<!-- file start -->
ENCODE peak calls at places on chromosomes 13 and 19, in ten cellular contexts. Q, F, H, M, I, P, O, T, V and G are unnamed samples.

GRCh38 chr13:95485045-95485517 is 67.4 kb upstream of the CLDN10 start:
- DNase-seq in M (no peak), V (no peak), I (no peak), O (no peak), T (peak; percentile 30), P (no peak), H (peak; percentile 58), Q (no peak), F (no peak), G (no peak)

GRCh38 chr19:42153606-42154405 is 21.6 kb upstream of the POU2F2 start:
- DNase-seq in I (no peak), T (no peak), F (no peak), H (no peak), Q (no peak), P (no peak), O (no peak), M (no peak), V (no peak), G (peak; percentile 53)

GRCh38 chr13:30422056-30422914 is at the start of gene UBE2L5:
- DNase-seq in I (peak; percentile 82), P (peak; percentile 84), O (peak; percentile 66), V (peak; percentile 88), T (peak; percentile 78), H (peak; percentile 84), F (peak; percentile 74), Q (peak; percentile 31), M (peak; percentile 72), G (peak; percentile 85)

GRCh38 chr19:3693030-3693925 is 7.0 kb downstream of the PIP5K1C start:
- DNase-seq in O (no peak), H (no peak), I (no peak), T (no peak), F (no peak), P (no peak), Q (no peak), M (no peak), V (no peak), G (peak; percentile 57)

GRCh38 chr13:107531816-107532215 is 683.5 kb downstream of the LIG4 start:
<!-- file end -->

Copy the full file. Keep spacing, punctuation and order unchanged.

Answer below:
ENCODE peak calls at places on chromosomes 13 and 19, in ten cellular contexts. Q, F, H, M, I, P, O, T, V and G are unnamed samples.

GRCh38 chr13:95485045-95485517 is 67.4 kb upstream of the CLDN10 start:
- DNase-seq in M (no peak), V (no peak), I (no peak), O (no peak), T (peak; percentile 30), P (no peak), H (peak; percentile 58), Q (no peak), F (no peak), G (no peak)

GRCh38 chr19:42153606-42154405 is 21.6 kb upstream of the POU2F2 start:
- DNase-seq in I (no peak), T (no peak), F (no peak), H (no peak), Q (no peak), P (no peak), O (no peak), M (no peak), V (no peak), G (peak; percentile 53)

GRCh38 chr13:30422056-30422914 is at the start of gene UBE2L5:
- DNase-seq in I (peak; percentile 82), P (peak; percentile 84), O (peak; percentile 66), V (peak; percentile 88), T (peak; percentile 78), H (peak; percentile 84), F (peak; percentile 74), Q (peak; percentile 31), M (peak; percentile 72), G (peak; percentile 85)

GRCh38 chr19:3693030-3693925 is 7.0 kb downstream of the PIP5K1C start:
- DNase-seq in O (no peak), H (no peak), I (no peak), T (no peak), F (no peak), P (no peak), Q (no peak), M (no peak), V (no peak), G (peak; percentile 57)

GRCh38 chr13:107531816-107532215 is 683.5 kb downstream of the LIG4 start: